With the album, are you creating all of the tracks with that album in mind? Or is it something where you will dig back into your past singles as well?
Well, the album is like a wide genre of music for everybody. I like to be diverse, and I’m diverse when I listen to other people’s music. I like a lot of styles, and I’m also trying to implement them on the album. I don’t see a lot of albums these days from a lot of DJs. Of course, there are some, but I don’t see them very often. So that’s why I thought this would be like a cool idea to do this like ten years ago, and now it just feels complete.
That’s cool to hear because over the past ten years, with the rise of streaming platforms, there’s been more of a single-driven, maybe EP-driven, release schedule for many artists. So it’s nice that you’re doing an album.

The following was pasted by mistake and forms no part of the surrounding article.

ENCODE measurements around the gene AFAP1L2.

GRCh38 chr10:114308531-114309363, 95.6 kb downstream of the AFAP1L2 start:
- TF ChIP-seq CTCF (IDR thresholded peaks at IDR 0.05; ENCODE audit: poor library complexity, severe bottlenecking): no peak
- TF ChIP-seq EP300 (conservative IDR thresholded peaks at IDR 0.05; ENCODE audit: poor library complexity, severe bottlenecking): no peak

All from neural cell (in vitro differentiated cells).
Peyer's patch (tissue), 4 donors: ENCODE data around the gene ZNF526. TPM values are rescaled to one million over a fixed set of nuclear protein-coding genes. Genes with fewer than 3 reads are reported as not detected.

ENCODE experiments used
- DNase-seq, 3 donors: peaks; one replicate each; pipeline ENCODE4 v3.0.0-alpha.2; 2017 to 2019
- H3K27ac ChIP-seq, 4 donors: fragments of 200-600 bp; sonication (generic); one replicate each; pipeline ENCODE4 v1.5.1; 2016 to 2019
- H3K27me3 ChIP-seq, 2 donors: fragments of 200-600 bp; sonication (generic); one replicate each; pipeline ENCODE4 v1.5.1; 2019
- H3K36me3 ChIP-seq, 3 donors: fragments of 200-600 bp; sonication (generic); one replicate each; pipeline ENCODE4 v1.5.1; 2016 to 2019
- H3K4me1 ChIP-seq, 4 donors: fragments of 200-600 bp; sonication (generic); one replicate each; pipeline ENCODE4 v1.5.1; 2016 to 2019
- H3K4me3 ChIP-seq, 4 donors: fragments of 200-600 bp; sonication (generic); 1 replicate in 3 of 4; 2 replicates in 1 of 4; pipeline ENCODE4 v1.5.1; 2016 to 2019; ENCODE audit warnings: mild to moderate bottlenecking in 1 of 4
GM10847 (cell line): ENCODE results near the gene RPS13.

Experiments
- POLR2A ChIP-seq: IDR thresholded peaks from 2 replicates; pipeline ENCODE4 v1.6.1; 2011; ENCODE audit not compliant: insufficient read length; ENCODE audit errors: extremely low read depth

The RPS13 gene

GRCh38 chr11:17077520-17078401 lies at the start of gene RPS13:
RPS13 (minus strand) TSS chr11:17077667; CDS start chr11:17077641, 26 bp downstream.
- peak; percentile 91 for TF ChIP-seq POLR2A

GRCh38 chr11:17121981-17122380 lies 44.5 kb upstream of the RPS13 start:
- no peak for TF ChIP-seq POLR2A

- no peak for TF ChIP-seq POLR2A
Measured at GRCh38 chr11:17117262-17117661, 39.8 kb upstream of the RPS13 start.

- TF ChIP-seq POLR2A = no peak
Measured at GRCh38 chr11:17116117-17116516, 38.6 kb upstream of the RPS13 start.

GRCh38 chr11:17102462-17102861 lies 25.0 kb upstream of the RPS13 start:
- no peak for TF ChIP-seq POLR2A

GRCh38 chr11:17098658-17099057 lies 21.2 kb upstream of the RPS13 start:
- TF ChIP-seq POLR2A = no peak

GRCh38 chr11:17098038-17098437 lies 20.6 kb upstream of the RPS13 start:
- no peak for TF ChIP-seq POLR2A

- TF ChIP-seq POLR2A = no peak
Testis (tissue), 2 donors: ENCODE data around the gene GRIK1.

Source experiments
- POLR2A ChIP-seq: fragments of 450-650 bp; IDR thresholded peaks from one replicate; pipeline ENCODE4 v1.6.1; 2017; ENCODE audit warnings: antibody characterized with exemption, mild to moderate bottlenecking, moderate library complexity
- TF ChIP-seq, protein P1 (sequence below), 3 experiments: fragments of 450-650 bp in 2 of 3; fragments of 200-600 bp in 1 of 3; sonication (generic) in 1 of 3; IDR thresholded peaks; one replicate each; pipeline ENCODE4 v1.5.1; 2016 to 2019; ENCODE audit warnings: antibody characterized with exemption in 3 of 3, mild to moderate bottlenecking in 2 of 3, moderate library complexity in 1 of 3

And then I have one more fun little question for you. When we visit you in The Netherlands, where would you take us out on a night out on the town?
Oh, dangerous, dangerous. I would probably show you around. But depending on where you want to go in The Netherlands. If you want the real “This is The Netherlands experience,” we can take you to the old part of The Netherlands. But if you want to go to Amsterdam, I can also show you around, get some food, and eat some pizza, because I’m an Italian food lover. It’s not Italian. I just call it Italian. I just like pizza in general. [Laughs] We’d go out for pizza, get some drinks, and have fun. Maybe even check out some music if you want to.
That sounds like a fun time! I’ll have to hit you up when I take a trip to Europe. On that note, that’s all I got for you. Thank you so much for chatting with us. I’m super excited to see your single get officially released. I’m sure it’s going to blow up. I’ve listened to it like 15 times already.
We will see, we will see. But the biggest compliment for me is that you like it. So we will see what happens!